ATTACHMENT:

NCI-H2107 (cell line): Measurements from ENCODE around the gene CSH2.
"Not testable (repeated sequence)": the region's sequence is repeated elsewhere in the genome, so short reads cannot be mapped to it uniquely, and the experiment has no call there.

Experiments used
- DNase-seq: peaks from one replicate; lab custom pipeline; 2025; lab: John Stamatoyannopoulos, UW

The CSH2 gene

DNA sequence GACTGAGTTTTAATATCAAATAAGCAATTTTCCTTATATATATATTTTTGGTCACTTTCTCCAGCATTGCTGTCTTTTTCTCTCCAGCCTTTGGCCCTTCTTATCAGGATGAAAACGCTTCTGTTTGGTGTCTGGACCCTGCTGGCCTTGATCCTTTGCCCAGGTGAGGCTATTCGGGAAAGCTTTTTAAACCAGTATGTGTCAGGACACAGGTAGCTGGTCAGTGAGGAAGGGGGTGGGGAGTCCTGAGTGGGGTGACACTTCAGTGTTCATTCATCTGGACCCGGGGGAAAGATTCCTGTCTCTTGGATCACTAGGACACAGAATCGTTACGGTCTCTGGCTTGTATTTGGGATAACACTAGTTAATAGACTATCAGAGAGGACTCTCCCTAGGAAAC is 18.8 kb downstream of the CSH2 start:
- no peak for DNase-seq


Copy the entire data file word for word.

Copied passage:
NCI-H2107 (cell line): Measurements from ENCODE around the gene CSH2.
"Not testable (repeated sequence)": the region's sequence is repeated elsewhere in the genome, so short reads cannot be mapped to it uniquely, and the experiment has no call there.

Experiments used
- DNase-seq: peaks from one replicate; lab custom pipeline; 2025; lab: John Stamatoyannopoulos, UW

The CSH2 gene

DNA sequence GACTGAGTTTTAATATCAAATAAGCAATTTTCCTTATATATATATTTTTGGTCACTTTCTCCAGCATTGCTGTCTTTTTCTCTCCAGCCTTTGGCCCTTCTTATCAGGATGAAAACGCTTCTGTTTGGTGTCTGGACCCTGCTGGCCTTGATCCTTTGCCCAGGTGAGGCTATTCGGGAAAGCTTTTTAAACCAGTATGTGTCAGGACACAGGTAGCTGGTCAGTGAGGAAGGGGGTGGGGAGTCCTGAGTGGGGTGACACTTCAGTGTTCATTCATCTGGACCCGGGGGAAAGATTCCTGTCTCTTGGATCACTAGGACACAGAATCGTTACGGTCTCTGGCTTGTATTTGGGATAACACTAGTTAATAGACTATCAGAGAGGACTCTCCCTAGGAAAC is 18.8 kb downstream of the CSH2 start:
- no peak for DNase-seq